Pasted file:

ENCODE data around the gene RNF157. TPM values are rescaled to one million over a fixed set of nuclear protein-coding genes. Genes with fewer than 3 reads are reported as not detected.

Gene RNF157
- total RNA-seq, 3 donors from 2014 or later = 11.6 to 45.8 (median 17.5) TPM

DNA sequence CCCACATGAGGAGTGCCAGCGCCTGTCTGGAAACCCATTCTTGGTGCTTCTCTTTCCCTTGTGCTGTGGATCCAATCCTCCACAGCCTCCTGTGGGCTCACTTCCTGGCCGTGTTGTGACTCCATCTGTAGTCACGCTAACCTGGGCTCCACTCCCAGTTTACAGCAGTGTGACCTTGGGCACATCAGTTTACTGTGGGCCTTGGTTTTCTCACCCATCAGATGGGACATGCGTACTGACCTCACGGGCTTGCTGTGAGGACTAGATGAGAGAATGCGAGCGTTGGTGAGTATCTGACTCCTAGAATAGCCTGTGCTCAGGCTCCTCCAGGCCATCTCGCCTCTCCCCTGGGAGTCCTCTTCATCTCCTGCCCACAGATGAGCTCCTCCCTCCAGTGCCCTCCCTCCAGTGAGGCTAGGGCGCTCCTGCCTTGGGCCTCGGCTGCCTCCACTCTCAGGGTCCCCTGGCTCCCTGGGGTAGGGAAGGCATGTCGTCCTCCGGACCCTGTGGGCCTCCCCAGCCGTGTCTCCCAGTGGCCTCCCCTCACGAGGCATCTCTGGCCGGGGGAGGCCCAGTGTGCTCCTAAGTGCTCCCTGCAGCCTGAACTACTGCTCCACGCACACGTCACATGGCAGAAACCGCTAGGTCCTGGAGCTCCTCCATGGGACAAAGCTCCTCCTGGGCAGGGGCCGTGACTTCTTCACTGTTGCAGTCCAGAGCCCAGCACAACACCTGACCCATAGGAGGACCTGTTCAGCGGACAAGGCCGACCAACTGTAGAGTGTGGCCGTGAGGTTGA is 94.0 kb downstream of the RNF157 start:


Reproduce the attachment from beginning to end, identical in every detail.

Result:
ENCODE data around the gene RNF157. TPM values are rescaled to one million over a fixed set of nuclear protein-coding genes. Genes with fewer than 3 reads are reported as not detected.

Gene RNF157
- total RNA-seq, 3 donors from 2014 or later = 11.6 to 45.8 (median 17.5) TPM

DNA sequence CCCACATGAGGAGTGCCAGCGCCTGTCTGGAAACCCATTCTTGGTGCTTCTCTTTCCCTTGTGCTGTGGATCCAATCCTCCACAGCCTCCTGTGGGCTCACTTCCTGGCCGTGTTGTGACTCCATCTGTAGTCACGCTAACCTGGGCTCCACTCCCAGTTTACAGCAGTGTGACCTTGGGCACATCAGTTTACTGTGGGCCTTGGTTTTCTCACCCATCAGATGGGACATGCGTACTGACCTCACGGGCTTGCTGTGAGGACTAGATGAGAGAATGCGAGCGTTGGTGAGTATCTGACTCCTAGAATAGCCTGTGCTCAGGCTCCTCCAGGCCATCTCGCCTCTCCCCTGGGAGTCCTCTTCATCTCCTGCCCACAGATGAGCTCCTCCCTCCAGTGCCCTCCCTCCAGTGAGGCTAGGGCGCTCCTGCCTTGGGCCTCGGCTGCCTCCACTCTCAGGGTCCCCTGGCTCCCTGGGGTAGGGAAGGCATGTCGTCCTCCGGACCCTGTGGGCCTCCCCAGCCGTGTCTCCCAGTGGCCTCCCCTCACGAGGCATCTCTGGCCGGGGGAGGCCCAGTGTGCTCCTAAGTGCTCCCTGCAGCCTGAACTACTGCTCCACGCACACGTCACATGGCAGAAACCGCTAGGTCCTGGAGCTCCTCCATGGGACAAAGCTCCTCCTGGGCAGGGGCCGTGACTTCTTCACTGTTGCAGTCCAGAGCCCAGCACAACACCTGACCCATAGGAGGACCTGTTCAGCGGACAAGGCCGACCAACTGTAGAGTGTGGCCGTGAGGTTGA is 94.0 kb downstream of the RNF157 start: